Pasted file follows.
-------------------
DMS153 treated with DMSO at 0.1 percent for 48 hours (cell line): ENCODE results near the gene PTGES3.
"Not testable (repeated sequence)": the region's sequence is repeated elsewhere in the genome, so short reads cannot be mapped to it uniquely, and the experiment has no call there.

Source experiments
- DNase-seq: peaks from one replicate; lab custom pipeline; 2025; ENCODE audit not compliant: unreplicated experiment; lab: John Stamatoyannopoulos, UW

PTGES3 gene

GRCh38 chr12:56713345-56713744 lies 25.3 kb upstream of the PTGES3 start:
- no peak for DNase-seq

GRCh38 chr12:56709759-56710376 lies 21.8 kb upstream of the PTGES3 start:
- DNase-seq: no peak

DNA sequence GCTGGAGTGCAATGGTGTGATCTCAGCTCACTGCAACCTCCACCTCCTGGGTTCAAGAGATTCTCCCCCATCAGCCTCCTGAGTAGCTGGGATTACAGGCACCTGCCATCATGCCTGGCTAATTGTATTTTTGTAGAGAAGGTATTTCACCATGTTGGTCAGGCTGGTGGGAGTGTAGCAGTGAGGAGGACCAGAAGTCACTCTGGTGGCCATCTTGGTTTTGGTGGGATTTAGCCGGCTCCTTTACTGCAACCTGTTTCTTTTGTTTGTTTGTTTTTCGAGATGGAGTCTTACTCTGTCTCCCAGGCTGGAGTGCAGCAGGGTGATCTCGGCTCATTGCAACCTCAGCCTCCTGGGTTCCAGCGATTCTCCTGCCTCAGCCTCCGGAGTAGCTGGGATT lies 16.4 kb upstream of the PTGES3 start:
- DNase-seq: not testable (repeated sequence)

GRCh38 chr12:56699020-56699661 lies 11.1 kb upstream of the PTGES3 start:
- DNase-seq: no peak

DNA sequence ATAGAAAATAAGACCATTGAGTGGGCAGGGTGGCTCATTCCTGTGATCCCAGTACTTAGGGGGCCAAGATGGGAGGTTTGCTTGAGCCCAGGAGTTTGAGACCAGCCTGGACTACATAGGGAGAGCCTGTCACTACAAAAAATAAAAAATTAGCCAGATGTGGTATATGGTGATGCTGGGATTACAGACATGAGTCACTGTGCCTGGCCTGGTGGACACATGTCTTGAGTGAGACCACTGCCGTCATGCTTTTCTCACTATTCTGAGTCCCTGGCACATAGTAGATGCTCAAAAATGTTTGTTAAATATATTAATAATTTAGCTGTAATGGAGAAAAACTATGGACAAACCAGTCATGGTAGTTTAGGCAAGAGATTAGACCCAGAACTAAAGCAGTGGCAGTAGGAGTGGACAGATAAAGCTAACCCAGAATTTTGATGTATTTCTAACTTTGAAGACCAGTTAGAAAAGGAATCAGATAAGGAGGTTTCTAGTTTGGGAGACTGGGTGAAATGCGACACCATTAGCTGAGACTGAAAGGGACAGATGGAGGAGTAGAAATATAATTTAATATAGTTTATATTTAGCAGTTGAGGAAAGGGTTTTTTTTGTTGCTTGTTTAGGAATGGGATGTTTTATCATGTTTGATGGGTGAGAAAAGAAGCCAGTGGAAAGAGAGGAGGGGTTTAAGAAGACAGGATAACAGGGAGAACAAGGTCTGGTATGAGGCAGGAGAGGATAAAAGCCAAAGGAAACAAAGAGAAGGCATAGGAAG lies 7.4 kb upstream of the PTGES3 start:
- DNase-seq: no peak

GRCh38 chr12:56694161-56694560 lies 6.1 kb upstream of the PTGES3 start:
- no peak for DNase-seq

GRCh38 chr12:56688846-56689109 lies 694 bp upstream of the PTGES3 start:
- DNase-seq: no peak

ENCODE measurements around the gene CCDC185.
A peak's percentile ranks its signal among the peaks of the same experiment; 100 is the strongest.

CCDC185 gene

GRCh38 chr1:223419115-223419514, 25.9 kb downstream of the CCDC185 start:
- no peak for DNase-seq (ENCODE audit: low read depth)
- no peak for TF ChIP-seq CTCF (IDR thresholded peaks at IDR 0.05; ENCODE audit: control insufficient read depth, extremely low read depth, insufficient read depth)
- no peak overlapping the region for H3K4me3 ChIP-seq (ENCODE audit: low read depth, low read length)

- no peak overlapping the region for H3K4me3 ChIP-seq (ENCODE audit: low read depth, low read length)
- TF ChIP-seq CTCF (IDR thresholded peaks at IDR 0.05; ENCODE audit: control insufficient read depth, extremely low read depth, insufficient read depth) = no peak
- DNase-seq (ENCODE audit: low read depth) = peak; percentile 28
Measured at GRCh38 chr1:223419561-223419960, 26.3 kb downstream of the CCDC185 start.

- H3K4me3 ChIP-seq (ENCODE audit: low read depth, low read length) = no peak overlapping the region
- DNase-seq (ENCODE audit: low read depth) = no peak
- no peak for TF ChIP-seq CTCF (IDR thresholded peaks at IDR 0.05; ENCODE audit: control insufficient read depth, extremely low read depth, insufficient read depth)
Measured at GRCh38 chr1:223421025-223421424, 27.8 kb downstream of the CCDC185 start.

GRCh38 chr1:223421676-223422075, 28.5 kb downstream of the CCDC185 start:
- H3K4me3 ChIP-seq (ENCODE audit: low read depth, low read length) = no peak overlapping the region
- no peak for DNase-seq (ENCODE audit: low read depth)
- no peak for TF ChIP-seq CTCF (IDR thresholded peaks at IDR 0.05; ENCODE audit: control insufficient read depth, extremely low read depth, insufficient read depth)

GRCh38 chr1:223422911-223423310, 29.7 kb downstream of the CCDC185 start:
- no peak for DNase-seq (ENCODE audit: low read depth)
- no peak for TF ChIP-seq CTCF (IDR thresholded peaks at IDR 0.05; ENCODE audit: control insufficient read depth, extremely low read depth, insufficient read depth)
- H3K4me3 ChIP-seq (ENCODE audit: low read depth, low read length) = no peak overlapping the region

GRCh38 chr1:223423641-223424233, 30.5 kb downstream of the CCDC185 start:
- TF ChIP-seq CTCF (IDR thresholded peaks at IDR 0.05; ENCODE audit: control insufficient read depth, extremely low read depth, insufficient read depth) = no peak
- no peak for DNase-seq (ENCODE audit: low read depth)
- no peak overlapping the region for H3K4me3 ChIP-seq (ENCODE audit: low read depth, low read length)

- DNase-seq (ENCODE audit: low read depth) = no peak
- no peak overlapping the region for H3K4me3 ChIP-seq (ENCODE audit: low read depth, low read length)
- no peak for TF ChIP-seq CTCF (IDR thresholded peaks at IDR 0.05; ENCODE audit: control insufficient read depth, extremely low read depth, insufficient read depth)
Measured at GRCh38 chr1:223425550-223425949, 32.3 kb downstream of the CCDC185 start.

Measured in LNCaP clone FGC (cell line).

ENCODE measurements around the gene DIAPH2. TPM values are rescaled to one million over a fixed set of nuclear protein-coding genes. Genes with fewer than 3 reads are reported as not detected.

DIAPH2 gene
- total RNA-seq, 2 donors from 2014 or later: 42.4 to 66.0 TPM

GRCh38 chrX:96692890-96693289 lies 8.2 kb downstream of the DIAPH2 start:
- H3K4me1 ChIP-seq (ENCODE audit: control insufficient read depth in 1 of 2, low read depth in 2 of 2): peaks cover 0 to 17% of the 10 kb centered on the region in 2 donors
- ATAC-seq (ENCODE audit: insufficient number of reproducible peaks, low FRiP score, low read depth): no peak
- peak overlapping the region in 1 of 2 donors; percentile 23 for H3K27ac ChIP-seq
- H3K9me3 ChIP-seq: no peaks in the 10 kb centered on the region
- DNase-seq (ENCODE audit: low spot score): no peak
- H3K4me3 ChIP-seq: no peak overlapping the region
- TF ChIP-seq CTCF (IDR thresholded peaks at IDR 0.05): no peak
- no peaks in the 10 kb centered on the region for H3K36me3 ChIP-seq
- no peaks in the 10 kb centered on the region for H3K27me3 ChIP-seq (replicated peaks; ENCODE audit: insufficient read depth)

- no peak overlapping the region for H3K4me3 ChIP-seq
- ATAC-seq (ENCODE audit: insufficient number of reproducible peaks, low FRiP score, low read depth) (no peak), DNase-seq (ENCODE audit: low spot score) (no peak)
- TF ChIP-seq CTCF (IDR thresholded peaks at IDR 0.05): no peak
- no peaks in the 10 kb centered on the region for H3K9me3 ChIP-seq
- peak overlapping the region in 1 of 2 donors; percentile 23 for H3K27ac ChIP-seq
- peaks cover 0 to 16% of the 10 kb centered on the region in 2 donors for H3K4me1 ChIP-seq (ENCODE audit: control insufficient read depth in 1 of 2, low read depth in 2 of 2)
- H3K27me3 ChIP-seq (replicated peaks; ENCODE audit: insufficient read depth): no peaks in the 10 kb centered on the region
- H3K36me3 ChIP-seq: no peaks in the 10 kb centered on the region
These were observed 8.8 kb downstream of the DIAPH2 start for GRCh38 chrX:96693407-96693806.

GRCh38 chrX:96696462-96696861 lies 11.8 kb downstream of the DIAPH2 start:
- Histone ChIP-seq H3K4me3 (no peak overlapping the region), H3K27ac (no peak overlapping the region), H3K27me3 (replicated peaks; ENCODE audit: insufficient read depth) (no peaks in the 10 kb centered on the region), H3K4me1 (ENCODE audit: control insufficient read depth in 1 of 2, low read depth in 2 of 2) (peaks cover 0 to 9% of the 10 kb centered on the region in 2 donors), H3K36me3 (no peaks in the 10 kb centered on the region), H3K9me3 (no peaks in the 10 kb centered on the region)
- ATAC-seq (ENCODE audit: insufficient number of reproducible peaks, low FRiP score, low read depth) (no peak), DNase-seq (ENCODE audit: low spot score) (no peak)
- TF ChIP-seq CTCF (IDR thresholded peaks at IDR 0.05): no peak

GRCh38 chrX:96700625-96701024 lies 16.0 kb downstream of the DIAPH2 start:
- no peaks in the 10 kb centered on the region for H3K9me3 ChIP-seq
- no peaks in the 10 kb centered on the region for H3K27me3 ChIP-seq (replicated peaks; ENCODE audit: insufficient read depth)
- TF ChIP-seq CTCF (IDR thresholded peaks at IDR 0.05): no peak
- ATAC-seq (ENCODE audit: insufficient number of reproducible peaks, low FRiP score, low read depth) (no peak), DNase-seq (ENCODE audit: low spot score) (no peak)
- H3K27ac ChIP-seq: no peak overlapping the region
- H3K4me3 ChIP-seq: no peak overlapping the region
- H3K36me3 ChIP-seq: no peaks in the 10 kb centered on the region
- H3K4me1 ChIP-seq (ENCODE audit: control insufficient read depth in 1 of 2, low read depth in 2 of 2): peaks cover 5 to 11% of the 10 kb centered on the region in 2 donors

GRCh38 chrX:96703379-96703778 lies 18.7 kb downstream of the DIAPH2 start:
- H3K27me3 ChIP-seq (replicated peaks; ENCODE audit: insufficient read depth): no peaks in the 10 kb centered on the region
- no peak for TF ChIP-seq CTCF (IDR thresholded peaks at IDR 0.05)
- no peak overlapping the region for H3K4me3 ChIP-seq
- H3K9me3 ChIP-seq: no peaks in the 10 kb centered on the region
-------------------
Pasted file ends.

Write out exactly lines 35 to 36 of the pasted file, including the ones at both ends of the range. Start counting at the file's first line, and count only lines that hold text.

GRCh38 chr1:223421676-223422075, 28.5 kb downstream of the CCDC185 start:
- H3K4me3 ChIP-seq (ENCODE audit: low read depth, low read length) = no peak overlapping the region